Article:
How your home equity can help secure a loan
Luckily, savings aren’t the only way to go when you need to extend your home. In fact, your home itself can lend you a helping hand.
Your home, after all, is an investment (as well as a place to live) and as such has equity that you can utilise to secure yourself favourable finance. One of the most cost-effective options to fund a renovation project is to consider releasing this equity from your home by way of a remortgage or further advance.
In essence, this would see you increase the level of borrowing you have against your home (your mortgage). For example...
If you have a property worth £300,000 with an existing mortgage of £150,000 over 25-year term with an interest rate of 1.5%, your monthly mortgage payments would be in the region of £600 per month.
Now using the same scenario, if you released £30,000 towards a renovation project, your mortgage amount would increase to £180,000. Over a 25 year term with an interest rate of 1.5%, your monthly mortgage payments would be in the region of £720 per month.
So, for an extra £120 per month, this homeowner would now be able to start their project and enjoy the result that much quicker.
However, if you set out to save £30,000 pounds by putting aside £120 a month, it would take you nearly 21 years to save the £30,000, at which time the cost of the project might have increased anyway, meaning £30,000 would no longer be enough.
Don’t forget the value you’ll be adding
When you extend, convert, or renovate your home, there’s a good chance you’ll be increasing the value of that property. This is value you can use in your favour to secure a better mortgage deal, once your project is complete.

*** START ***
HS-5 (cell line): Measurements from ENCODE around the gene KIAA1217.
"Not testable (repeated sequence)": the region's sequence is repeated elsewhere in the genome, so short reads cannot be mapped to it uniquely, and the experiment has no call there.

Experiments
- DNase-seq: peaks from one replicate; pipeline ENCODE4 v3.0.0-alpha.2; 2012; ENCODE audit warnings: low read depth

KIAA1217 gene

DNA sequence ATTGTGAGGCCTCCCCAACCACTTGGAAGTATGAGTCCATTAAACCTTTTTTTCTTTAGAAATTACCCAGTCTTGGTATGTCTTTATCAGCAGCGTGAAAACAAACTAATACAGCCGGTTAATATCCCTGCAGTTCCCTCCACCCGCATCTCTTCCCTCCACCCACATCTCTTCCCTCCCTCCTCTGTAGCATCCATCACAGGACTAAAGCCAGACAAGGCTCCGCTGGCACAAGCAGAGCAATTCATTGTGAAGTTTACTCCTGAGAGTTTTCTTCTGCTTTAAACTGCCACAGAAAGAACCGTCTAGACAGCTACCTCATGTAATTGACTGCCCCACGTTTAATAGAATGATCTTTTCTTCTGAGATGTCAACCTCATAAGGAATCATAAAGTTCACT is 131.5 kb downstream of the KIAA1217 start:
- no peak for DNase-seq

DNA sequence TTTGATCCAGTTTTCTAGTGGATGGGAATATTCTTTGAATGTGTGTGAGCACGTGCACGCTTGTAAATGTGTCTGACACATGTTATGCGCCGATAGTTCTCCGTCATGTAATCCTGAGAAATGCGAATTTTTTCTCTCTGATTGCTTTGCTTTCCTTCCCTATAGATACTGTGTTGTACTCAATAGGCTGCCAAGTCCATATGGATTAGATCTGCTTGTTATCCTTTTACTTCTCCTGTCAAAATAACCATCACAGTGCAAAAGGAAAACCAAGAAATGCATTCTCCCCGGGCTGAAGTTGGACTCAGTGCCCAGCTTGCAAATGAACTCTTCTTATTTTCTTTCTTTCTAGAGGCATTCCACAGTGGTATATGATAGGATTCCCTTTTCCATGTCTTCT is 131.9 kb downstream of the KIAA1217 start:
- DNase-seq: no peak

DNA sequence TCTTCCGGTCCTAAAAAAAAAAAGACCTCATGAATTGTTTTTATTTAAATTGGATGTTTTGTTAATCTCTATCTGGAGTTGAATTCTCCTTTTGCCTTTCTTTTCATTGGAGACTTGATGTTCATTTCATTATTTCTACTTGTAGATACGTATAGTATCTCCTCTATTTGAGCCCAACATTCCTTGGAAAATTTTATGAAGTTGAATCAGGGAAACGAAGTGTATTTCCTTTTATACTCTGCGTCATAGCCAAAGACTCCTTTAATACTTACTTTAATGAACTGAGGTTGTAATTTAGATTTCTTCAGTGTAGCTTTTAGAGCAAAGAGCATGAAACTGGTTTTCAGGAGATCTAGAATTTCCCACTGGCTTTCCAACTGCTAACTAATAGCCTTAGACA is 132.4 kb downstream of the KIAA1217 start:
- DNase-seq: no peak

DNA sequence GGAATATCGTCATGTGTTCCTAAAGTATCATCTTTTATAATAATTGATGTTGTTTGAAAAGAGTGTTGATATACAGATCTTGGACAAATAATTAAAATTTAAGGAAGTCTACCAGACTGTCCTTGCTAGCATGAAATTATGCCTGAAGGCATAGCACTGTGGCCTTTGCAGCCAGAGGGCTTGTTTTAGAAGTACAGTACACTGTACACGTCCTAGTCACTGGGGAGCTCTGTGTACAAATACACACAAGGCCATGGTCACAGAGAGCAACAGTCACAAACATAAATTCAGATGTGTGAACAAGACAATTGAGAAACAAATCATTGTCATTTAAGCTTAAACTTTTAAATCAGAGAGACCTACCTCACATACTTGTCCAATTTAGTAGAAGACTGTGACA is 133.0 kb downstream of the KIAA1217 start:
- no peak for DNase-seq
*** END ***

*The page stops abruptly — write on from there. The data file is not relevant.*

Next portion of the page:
This is where having a specialist lender in your corner can really pay off. At Resi, our team work closely with your architectural team to work out not only the budget requirements of your home, but also how much potential value your project will add to your property. We then use these calculations to get you the best deal, both in the short-term and the long-term.
Learn more about adding value to your home.
Risks to consider
Of course, loans aren’t without their own risks. Before you lock yourself into an agreement, it’s worth considering whether or not its the right option for you…
- Has your credit-rating taken a turn for the worse since you took out your existing mortgage? If so, remortgaging could give you a worse deal under these new circumstances.
- If your mortgage debt is small, you’ll need to consider if adding another decade of repayments is the best option, especially if you plan on retiring before the new mortgage is paid off.
- You’ll also need to bear in mind, depending on the size of your loan and your existing debt, that some mortgage brokers won’t take on loans that are less than £25,000.
Discover your finance options
The best way to work out your options is to talk to an expert.
At Resi, our finance team provide free consultations to any homeowner looking to transform their home. As official partners to the Mortgage Advice Bureau, we’re able to offer a unique architecturally-focused mortgage and protection service.
We provide our customers...
Access to over 90 lenders including Lloyds, Barclays, NatWest, and Santander, so we can find the right deal for you.
We can arrange lending of up to 95% of the overall project costs, allowing you to take advantage of the future value of your property.
Our advisers work closely with the rest of your Resi team, so they can tell you how much you’ll need to budget and when you’ll need the funds.
We’ll manage your application end-to-end to save you time and effort.
Provisional agreements in principle are available without affecting your credit rating.
High LTV and poor credit options are available.
To kickstart your dream project, click here to book a consultation with our team of experts.
- You may have to pay an early repayment charge to your existing lender if you remortgage.
- Your home may be repossessed if you do not keep up repayments on your mortgage.
- There may be a fee for mortgage advice. The actual amount you pay will depend upon your circumstances. The fee is up to 1%, but a typical fee is £495.